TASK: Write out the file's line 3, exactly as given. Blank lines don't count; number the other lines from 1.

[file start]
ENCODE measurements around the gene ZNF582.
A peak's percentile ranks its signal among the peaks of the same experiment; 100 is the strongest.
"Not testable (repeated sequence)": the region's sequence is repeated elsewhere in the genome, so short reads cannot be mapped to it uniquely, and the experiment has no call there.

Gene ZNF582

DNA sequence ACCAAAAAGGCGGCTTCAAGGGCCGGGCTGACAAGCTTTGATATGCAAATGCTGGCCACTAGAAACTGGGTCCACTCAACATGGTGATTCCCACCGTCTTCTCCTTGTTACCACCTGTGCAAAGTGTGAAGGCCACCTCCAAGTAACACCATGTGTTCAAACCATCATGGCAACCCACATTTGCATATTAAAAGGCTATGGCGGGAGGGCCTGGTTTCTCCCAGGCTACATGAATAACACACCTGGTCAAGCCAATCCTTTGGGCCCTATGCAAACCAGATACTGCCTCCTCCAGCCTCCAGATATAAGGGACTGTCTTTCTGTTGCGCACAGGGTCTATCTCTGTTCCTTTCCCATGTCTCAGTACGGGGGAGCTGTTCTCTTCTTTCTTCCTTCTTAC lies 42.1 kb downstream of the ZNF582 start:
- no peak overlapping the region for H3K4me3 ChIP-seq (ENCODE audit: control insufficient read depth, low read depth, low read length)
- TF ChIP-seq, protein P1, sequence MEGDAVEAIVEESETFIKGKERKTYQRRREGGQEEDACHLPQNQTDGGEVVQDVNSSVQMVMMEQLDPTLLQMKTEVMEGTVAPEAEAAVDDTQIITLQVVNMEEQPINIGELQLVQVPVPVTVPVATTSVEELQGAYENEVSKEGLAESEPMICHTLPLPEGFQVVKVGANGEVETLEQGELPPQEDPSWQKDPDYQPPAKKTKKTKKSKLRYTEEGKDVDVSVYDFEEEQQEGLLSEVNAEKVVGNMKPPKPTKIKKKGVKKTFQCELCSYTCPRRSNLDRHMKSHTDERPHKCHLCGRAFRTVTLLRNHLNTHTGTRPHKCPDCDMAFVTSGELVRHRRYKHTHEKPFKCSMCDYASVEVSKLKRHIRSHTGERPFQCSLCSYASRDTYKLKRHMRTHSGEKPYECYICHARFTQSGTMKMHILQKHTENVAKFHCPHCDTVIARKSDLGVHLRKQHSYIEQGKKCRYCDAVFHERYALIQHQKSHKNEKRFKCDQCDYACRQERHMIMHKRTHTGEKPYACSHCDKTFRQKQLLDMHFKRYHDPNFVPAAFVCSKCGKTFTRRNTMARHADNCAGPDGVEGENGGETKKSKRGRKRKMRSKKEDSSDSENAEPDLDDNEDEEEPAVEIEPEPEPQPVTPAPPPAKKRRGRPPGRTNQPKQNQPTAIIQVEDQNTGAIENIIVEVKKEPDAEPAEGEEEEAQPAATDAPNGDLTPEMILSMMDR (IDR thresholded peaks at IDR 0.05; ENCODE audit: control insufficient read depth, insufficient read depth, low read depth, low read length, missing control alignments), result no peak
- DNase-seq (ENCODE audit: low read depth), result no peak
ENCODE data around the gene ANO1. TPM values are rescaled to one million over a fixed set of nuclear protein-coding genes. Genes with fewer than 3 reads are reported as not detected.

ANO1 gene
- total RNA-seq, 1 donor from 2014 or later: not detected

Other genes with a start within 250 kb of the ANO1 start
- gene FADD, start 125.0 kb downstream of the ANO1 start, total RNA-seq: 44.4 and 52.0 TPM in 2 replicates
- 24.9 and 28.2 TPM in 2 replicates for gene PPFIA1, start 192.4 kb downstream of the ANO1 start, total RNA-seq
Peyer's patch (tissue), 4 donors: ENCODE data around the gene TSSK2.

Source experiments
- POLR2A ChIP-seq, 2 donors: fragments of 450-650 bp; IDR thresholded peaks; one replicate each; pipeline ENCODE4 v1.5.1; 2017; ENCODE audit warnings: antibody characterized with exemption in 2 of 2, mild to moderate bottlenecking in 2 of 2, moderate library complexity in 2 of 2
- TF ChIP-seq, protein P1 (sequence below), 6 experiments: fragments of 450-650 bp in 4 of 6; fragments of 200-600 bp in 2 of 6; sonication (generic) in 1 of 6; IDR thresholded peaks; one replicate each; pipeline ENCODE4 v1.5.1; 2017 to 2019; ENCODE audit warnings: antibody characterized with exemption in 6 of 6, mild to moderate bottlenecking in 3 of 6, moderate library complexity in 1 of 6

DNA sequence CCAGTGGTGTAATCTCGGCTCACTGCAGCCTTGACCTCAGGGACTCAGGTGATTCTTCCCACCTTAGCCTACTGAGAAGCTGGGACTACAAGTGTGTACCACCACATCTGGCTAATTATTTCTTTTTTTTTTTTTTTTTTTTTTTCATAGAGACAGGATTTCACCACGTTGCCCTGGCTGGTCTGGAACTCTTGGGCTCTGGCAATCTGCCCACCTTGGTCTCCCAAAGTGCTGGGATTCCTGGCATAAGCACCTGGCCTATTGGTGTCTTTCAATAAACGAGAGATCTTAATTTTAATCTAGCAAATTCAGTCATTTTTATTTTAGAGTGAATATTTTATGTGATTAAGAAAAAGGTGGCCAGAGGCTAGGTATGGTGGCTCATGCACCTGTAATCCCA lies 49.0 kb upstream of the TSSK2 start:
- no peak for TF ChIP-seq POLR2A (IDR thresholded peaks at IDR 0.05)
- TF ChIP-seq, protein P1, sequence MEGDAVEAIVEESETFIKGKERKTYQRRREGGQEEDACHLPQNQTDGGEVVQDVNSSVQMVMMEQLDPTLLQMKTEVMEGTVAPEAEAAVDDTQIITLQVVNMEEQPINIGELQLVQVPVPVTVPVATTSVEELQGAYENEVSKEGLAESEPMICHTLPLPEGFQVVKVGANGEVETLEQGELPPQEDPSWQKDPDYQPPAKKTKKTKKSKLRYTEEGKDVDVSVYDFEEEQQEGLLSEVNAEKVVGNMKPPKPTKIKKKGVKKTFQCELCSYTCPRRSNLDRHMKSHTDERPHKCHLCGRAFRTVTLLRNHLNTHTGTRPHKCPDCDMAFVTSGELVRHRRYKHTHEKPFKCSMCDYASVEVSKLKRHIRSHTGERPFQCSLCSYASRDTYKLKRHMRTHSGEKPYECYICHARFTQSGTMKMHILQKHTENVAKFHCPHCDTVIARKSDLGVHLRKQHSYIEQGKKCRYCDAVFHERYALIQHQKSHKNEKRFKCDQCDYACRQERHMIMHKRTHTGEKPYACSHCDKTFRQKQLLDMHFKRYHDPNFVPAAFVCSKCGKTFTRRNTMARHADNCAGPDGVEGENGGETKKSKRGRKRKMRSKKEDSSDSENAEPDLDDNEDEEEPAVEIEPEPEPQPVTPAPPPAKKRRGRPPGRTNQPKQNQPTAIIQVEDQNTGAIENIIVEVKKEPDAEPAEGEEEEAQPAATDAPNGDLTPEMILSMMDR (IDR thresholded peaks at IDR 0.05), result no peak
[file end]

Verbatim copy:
"Not testable (repeated sequence)": the region's sequence is repeated elsewhere in the genome, so short reads cannot be mapped to it uniquely, and the experiment has no call there.